1. Customer care. We must think about the entire process, starting from the reservation. A registered user that is booking for his or her party has the possibility to inform allergies or dietary preferences, or even to inform of an interest for local food. This information offers a terrific opportunity for restaurant staff (particularly waiters) to improve the customer experience. And for franchised restaurants with integrated systems, this further steps up the possible level of enhanced customer experience.

The restaurant business has always been about the customer experience. Digital transformation has taken this to a whole new level, with KDAs as an innovation hub built around the customer and to facilitate efficient service and personalised experiences. Yet as with all digital transformation, the technology merely facilitates improvement. The face of the restaurant business remains in its people, its leadership and in the processes that bridge the benefits of innovation.

The benefits of kitchen automation systems pave the way for new business models that heavily depend on data science. As ordering systems can now factor in multiple parameters for an accurate estimate of when meals will be served, it was only a matter of time before marketplaces would spring up to solve logistics for home delivery. Home food deliveries have taken the world by storm – especially since the Covid-19 pandemic. “How the world eats is changing dramatically. A little under two decades ago, restaurant-quality meal delivery was still largely limited to foods such as pizza and Chinese. Nowadays, food delivery has become a global market worth more than $150 billion, having more than tripled since 2017. In the United States, the market has more than doubled during the COVID-19 pandemic, following healthy historical growth of 8 percent.” [McKinsey].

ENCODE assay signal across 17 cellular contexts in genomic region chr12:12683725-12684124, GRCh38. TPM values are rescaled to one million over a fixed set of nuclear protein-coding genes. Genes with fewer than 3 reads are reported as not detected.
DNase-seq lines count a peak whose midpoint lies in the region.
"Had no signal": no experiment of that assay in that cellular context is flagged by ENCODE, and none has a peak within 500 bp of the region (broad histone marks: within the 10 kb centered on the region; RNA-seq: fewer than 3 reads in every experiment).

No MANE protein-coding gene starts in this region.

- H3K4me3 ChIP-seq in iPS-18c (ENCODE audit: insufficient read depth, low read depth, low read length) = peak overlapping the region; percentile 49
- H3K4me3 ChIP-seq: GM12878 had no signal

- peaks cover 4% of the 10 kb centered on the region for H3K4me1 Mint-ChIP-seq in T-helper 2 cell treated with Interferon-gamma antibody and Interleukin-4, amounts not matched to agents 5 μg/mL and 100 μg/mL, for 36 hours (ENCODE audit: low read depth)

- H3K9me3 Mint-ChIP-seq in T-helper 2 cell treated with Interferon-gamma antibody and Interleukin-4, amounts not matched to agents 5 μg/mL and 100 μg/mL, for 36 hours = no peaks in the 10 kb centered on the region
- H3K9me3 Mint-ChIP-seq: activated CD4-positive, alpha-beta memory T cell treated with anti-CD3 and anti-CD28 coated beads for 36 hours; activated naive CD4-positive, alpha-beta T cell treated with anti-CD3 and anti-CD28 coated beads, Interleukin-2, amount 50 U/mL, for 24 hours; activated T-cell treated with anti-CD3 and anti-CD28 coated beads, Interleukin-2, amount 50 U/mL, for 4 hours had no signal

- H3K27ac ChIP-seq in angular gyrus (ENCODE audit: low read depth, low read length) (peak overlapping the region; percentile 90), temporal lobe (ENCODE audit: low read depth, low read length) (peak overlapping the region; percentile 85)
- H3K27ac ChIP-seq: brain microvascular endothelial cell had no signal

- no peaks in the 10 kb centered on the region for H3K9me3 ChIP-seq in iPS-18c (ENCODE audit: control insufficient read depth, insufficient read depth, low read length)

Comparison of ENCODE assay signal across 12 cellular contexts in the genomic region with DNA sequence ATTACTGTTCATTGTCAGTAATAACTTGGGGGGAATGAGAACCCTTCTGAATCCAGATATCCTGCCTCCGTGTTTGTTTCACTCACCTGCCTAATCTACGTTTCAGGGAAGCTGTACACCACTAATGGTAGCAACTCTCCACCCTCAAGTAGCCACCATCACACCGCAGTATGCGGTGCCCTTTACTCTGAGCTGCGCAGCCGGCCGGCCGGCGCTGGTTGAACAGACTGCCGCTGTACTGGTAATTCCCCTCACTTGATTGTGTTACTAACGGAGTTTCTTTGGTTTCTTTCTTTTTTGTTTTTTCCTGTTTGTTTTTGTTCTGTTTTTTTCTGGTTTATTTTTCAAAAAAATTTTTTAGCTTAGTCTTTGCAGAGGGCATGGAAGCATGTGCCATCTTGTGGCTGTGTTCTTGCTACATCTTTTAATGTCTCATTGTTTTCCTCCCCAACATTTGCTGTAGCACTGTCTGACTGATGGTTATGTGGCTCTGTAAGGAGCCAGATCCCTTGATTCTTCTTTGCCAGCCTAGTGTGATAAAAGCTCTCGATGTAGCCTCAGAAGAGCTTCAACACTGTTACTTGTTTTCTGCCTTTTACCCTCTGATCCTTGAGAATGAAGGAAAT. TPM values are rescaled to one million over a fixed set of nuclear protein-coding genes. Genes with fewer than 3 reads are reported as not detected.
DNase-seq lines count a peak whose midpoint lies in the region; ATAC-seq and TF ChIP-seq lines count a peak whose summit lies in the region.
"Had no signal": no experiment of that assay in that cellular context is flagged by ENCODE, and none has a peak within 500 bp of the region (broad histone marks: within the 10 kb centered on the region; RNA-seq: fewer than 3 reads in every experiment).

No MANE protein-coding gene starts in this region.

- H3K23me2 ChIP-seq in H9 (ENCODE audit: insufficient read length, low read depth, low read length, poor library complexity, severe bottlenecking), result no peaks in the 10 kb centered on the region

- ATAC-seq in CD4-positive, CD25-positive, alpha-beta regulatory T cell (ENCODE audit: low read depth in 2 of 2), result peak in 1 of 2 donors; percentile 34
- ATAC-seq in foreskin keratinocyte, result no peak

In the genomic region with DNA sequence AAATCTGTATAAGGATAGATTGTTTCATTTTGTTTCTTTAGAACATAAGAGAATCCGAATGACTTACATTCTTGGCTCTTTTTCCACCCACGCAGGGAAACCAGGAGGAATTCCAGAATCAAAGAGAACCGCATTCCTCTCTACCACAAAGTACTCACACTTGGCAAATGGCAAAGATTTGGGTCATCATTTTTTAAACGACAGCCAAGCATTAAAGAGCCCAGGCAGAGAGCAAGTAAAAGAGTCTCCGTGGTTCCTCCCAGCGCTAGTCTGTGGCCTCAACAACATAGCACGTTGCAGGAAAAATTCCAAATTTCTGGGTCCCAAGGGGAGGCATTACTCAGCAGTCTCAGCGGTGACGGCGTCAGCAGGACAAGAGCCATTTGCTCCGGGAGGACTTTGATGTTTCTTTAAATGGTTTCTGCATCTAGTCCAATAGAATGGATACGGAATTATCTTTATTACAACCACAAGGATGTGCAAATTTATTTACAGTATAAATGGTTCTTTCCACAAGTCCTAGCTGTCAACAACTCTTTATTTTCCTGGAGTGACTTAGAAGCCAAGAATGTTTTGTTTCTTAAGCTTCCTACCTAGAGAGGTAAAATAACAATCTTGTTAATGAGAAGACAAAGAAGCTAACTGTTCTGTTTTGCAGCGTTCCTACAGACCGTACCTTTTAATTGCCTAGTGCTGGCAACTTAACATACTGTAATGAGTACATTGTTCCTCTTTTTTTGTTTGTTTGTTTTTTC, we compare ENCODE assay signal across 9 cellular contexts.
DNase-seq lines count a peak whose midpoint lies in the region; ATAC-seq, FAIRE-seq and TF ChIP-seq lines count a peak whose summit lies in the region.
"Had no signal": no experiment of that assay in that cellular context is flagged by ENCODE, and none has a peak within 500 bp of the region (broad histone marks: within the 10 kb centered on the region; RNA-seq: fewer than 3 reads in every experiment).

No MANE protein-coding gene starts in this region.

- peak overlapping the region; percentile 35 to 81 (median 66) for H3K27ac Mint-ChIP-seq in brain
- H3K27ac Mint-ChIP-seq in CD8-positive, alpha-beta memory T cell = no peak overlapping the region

The far-reaching disruption generated by KDS systems is remarkable. The ability to accurately estimate order (or meal) readiness paves the way for marketplaces to build a delivery logistics layer on top of the KDS systems. Given the efficiencies gained in the kitchen by KDS systems, restaurants now cater to a whole new clientele, at a much higher volume (consider each order as a virtual table in the restaurant), but also perhaps with much lower margins (food delivery marketplaces are known to take a heavy commission both from the restaurant and from the customer). This shift in business model, in turn, has also paved the way for a new concept of “cloud kitchens.”  Cloud kitchens exist for the unique purpose of catering to food marketplaces. They serve “virtual tables” alone, and there is no dining room to host guests. Customers may only place in-app orders from the marketplaces in which these cloud kitchens are hosted.

The contrast in which a KDS may be at the root for new virtual concepts such as “cloud kitchens”, as opposed to the rich and immersive customer experience that it may offer at a brick-and-mortar restaurant demonstrates the magnitude of this disruption. It is safe to say that kitchen automation systems are cementing their way into today and tomorrow’s kitchen.